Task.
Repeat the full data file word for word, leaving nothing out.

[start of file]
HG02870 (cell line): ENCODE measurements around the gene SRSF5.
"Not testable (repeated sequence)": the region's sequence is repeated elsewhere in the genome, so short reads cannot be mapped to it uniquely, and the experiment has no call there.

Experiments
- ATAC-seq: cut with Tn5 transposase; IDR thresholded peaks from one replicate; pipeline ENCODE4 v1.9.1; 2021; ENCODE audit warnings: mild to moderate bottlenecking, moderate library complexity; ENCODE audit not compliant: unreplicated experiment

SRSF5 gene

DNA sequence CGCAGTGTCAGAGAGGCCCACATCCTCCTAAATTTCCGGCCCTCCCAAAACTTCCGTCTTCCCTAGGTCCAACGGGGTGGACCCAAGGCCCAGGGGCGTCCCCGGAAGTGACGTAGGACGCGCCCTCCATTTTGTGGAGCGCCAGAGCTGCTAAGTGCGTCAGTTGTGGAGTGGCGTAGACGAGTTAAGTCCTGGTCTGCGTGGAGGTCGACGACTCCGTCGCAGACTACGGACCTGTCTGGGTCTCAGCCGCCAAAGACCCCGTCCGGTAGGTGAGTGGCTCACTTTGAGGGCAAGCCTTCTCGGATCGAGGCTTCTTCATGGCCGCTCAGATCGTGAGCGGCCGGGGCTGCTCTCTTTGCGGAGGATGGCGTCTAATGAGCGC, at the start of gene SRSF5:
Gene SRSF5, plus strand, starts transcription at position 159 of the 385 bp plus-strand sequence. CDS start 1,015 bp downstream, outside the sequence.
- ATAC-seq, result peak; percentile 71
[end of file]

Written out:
HG02870 (cell line): ENCODE measurements around the gene SRSF5.
"Not testable (repeated sequence)": the region's sequence is repeated elsewhere in the genome, so short reads cannot be mapped to it uniquely, and the experiment has no call there.

Experiments
- ATAC-seq: cut with Tn5 transposase; IDR thresholded peaks from one replicate; pipeline ENCODE4 v1.9.1; 2021; ENCODE audit warnings: mild to moderate bottlenecking, moderate library complexity; ENCODE audit not compliant: unreplicated experiment

SRSF5 gene

DNA sequence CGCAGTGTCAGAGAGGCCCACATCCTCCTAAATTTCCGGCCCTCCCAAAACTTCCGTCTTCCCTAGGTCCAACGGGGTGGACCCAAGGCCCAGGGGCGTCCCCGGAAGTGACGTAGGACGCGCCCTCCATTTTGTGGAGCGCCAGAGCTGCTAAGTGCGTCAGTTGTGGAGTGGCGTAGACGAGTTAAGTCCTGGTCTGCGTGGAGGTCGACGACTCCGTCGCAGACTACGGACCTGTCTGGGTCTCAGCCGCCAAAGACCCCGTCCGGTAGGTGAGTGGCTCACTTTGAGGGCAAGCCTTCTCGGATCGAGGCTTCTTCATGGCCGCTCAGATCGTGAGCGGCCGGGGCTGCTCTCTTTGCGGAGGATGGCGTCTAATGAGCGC, at the start of gene SRSF5:
Gene SRSF5, plus strand, starts transcription at position 159 of the 385 bp plus-strand sequence. CDS start 1,015 bp downstream, outside the sequence.
- ATAC-seq, result peak; percentile 71